1. I love the Devlin quote! I must get around to reading that one of these days.

    Perry does seem to have made a fool of himself. That said, blaming the US and Belgium for the fall of Lumumba and the rise of Mobutu… well, it’s not wrong exactly, but I’d say it’s incomplete.

    Lumumba was doomed from the moment he took office. This is a value-neutral statement of fact, not meant to exonerate either the CIA or the Belgians.

    The Congo in 1960 was literally ungovernable. A “nation” of nearly 20 million people, it had less than 20,000 native high school graduates and less than 100 college graduates. Feature, not bug — the Belgians had built hospitals, factories, mines and roads, but had been very careful not to train native doctors, lawyers, accountants or engineers. There were just a handful of local high schools, mostly run by the Catholic Church, and no local universities or colleges whatsoever.

    (N.B., this was abnormal even by the low standards of colonial Africa. Senegal, for instance, opened its first native college — a medical school — in 1918, and at independence had around 20,000 college/university graduates in a population of 4 million.)

    There had been no nationwide elections in the Congo until the eve of independence. In fact, no blacks had ever voted for anything at all until 1957, when a handful were allowed to vote in carefully controlled municipal elections. Neither Lumumba nor anyone in his cabinet had ever been allowed to run anything bigger than a local post office. (Congolese generally were sharply discouraged from that sort of thing; there were no large native-owned businesses and for damn sure no trade unions.) And the new government was riven by ethnic and ideological divisions that pretty much ensured it would be unworkable even if everyone involved had been Madison, Jefferson, Hamilton and Adams.

    Lumumba himself was brave, charismatic, passionate and (AFAWCT) sincere in his patriotism and idealism. All of those have fed his legend. But he was also a guy in his early thirties with a limited education and no executive experience whatsoever. And he was quick-tempered, high-handed, arrogant and stubborn. George Washington, Lee Kuan Yew and Nelson Mandela combined could not have governed the Congo of 1960-61, but Lumumba’s particular personality traits helped contribute to his swift downfall and horrible fate. Again, this is not meant to exculpate, just to clarify. A different man would still have failed, and probably been destroyed as well — just perhaps in a different manner.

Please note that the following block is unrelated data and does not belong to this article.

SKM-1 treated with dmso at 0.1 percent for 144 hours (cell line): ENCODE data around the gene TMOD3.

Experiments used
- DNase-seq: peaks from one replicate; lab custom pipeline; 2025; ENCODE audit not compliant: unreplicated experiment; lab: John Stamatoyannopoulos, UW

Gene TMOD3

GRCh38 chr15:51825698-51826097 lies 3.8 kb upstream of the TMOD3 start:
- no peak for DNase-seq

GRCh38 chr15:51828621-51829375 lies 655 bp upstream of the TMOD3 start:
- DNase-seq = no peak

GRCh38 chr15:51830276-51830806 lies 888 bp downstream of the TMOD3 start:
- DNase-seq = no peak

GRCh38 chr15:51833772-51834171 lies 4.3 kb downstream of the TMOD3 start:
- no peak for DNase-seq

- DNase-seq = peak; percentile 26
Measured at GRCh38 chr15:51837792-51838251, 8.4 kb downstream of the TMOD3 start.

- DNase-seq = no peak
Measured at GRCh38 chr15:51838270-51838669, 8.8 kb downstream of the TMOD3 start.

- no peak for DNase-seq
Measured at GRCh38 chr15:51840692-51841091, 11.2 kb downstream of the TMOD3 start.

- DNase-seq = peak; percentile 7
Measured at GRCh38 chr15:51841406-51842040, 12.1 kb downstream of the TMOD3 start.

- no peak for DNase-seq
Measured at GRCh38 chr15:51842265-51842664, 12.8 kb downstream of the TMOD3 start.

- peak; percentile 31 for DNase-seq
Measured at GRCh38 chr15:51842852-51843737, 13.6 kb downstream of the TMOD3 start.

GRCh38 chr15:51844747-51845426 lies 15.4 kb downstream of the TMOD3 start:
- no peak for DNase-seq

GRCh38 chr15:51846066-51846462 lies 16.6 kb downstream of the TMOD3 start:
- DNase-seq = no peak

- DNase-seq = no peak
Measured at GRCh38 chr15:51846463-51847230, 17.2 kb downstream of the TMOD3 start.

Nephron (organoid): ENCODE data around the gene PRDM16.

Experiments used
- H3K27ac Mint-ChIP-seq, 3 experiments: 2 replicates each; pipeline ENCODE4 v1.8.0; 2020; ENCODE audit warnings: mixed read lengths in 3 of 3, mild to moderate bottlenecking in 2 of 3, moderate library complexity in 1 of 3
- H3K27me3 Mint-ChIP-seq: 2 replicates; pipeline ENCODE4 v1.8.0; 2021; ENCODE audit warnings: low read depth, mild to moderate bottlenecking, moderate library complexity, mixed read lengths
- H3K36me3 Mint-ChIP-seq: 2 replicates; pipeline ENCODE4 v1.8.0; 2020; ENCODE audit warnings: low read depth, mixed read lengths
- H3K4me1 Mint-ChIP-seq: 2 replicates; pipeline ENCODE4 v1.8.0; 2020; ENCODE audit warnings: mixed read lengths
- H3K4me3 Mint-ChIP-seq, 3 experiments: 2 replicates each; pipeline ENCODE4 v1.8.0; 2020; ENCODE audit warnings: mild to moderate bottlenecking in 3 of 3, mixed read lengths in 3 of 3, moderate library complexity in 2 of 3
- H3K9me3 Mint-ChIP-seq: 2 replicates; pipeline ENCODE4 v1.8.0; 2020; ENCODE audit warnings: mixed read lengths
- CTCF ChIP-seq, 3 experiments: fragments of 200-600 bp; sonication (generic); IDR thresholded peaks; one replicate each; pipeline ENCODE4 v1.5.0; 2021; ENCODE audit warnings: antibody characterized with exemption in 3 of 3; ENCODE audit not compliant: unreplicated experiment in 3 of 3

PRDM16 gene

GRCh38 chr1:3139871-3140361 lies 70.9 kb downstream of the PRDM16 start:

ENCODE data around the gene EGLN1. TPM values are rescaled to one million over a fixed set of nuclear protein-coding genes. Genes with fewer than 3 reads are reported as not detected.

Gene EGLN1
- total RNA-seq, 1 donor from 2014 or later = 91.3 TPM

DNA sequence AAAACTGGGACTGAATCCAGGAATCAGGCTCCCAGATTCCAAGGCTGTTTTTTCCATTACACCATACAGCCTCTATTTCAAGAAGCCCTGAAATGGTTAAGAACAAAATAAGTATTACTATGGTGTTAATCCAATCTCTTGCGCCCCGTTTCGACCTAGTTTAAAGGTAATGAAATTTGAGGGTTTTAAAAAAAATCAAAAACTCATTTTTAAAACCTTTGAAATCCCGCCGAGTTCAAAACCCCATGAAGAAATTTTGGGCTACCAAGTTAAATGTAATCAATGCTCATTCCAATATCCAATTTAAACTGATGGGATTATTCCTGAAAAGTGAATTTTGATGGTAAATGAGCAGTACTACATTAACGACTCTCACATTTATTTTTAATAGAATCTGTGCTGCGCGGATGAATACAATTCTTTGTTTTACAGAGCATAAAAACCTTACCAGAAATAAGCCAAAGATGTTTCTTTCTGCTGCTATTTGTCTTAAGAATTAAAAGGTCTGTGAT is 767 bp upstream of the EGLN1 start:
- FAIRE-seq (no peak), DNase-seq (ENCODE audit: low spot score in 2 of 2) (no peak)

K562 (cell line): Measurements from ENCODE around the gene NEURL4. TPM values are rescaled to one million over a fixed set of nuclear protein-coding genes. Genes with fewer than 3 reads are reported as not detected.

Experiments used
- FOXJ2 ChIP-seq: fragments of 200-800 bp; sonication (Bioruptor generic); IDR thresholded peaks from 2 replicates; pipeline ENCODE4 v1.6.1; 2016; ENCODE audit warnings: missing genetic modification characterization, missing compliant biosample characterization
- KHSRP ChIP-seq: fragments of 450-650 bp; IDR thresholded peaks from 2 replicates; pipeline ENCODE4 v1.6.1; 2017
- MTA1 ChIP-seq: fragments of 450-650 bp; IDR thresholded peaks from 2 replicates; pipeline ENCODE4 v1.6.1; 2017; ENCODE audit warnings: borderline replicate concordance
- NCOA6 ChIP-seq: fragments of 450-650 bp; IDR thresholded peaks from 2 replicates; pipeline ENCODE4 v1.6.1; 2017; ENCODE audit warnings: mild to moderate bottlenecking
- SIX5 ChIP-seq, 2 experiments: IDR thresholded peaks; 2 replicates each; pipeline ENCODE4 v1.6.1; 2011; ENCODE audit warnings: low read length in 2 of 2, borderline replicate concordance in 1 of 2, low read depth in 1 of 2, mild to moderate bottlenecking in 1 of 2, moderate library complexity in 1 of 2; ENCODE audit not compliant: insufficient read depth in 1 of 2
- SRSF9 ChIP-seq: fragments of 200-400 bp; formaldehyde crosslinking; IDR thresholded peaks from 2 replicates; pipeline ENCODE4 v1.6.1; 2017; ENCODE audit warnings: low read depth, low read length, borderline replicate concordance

In the cold hindsight of history, what happened in Congo — the rapid collapse of civilian government, a military coup, and then 30+ years of brutal and utterly corrupt dictatorship under Mobutu — looks not only likely, but almost inevitable. Also, given what utter selfish, stupid fucktards the Belgians were, it looks like around the 50th percentile of possible allohistorical Congos. It’s possible to imagine alternative Congos that might have gone better — say as well as Gabon or, if you really want to be crazy optimistic, Tanzania. On the other hand, it’s also possible to imagine Congos even worse than what we got; Mobutu was evil and corrupt, but he wasn’t insane or genocidal in the style of, say, Idi Amin or Mengistu.

    Anyway. Congolese history doesn’t lend itself to simple generalizations (well, other than “The Belgians were dicks”). That said, yeah, you would expect a professional journalist to do better all ’round.

    Doug M.

  2. Pingback: What to Expect from Various Journalists

  3. Good article, up until it was spoilt by a bizarre, irrelevant and childishly paranoid attack on Steve Jobs.

    “…if news reporting on the internet as we currently know it should happen to get wound up in favour of dedicated news magazine ‘apps’ running on tightly controlled platforms” Well, it hasn’t yet, has it, Mr Whitaker?

    From there, you link to a website advertising that TIME HAS AN iPAD APP!!! The Evil Jobs obviously wants to control our news sources!!!
    Yeah, well the Guardian sure has an iPad app too, oh, and so does the NY Times and, er, you can get the BBC on it too, and a growing number of media sites around the world. Why, you can even get on the iPad too! But your precautionary principle demands that we consider what would happen IF the iPad hadn’t evolved in the circumstances it did evolve in and the Evil Jobs had had his 1960s corporate futurist way…

    I stopped reading after that inanity, pausing only to comment here and note the irony of the headline.

  4. Pingback: Scene from Dead Men Don’t Wear Plaid | Plaid Comforter

Comments are closed.